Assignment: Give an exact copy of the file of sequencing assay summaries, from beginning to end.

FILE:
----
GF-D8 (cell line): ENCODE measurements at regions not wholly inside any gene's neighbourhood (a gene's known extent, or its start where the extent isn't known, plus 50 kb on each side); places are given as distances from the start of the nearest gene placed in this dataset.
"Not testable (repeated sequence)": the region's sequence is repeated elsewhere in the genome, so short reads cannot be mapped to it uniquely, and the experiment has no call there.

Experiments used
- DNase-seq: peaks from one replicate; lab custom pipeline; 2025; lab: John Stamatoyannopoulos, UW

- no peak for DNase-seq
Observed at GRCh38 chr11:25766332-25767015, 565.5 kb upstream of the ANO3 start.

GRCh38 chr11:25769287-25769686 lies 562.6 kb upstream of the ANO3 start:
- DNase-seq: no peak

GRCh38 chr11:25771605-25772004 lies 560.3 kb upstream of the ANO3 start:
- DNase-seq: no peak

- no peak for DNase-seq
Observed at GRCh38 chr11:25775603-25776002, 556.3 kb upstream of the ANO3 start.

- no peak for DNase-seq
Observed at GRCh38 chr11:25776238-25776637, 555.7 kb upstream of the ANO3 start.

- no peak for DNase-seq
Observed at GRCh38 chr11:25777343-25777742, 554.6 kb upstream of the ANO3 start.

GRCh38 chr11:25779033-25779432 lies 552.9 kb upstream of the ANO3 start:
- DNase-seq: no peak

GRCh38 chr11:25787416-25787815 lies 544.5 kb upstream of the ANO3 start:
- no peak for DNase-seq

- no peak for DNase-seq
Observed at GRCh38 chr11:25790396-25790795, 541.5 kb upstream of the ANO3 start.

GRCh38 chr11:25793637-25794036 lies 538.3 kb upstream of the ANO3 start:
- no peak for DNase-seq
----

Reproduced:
GF-D8 (cell line): ENCODE measurements at regions not wholly inside any gene's neighbourhood (a gene's known extent, or its start where the extent isn't known, plus 50 kb on each side); places are given as distances from the start of the nearest gene placed in this dataset.
"Not testable (repeated sequence)": the region's sequence is repeated elsewhere in the genome, so short reads cannot be mapped to it uniquely, and the experiment has no call there.

Experiments used
- DNase-seq: peaks from one replicate; lab custom pipeline; 2025; lab: John Stamatoyannopoulos, UW

- no peak for DNase-seq
Observed at GRCh38 chr11:25766332-25767015, 565.5 kb upstream of the ANO3 start.

GRCh38 chr11:25769287-25769686 lies 562.6 kb upstream of the ANO3 start:
- DNase-seq: no peak

GRCh38 chr11:25771605-25772004 lies 560.3 kb upstream of the ANO3 start:
- DNase-seq: no peak

- no peak for DNase-seq
Observed at GRCh38 chr11:25775603-25776002, 556.3 kb upstream of the ANO3 start.

- no peak for DNase-seq
Observed at GRCh38 chr11:25776238-25776637, 555.7 kb upstream of the ANO3 start.

- no peak for DNase-seq
Observed at GRCh38 chr11:25777343-25777742, 554.6 kb upstream of the ANO3 start.

GRCh38 chr11:25779033-25779432 lies 552.9 kb upstream of the ANO3 start:
- DNase-seq: no peak

GRCh38 chr11:25787416-25787815 lies 544.5 kb upstream of the ANO3 start:
- no peak for DNase-seq

- no peak for DNase-seq
Observed at GRCh38 chr11:25790396-25790795, 541.5 kb upstream of the ANO3 start.

GRCh38 chr11:25793637-25794036 lies 538.3 kb upstream of the ANO3 start:
- no peak for DNase-seq